- Binding (computer science)
computer science, binding is the creation of a simple referenceto something that is larger and more complicated and used frequently. The simple reference can be used instead of having to repeat the larger thing. A binding is such a reference.Fact|date=November 2007
Types of binding
The following are commonly referred to as bindings.
Language or Name binding
The terms "language binding" and "name binding" refer to both the linking of libraries to application programs, and to the way symbols (variable names) are handled by compilers.
programming languages, these terms mean the references of an identifier to a value. In this context, binding is the act of associating a name or symbol with a machine address, and this associationmay occur either at compile time, in which case it is called 'static linking', or it may occur dynamically at runtime, which is called 'dynamic linking'. The terms binding and linking are used interchangeably in some contexts.
Static binding has an additional characteristic: it prevents libraries from being updated (recompiled) independently of applications.
XML data binding
Command bindings, commonly referred to as keyboard macros, or simply macros, are frequently built into professional quality
computer applications. In many of these, bindings can be modified or added, but usually cannot be removed (i.e., the keystroke combination cannot be unassociated from the function with which it is associated).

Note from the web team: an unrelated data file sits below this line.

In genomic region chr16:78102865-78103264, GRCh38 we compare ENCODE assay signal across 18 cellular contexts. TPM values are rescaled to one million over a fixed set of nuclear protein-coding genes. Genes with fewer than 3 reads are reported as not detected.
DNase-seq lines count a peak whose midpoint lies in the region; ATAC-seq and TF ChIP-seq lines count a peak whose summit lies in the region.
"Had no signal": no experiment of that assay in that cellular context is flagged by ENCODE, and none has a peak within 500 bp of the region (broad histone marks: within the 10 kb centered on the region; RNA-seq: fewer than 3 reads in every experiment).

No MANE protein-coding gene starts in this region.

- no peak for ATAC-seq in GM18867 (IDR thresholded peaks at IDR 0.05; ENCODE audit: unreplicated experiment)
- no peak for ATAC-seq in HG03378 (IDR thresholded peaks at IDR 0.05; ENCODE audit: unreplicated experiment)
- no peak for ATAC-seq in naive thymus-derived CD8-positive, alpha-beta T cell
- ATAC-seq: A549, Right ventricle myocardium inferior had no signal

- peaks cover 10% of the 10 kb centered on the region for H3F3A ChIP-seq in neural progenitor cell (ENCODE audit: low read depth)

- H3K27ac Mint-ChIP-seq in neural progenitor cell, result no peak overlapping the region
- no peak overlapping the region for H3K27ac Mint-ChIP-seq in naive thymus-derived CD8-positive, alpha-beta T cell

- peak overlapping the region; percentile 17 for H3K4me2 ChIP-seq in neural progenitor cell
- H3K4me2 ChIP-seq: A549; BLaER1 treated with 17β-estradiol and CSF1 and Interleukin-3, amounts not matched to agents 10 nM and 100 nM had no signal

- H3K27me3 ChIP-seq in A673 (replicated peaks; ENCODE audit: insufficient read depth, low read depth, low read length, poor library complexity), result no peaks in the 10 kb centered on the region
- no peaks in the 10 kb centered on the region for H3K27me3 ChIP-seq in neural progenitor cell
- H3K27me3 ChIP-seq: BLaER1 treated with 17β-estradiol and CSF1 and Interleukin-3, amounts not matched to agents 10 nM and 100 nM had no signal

As an example of a command binding, most applications on
Mac OSbind the "Save" menu item to the Command-S keyboard shortcut, so that Command-S can be used to save a document instead of having to navigate to that menu item each time. The Emacstext editor binds the "save-buffers-kill-emacs" command to the Control-X Control-C keystrokes in sequence, so that the user does not have to type "save-buffers-kill-emacs" whenever he/she wants to save and quit. Some computer applications, such as Microsoft Excel, allow the user to create a macro to do several common operations in sequence, and then bind a simple command to that macro to activate it.
Control bindings also exist in
video games. A game might have a "shoot" control, which can be bound to any available key. A game like Tribes with complicated in-game menus can bind specific sequences of keys as shortcuts to menu items.
Object (computer science)
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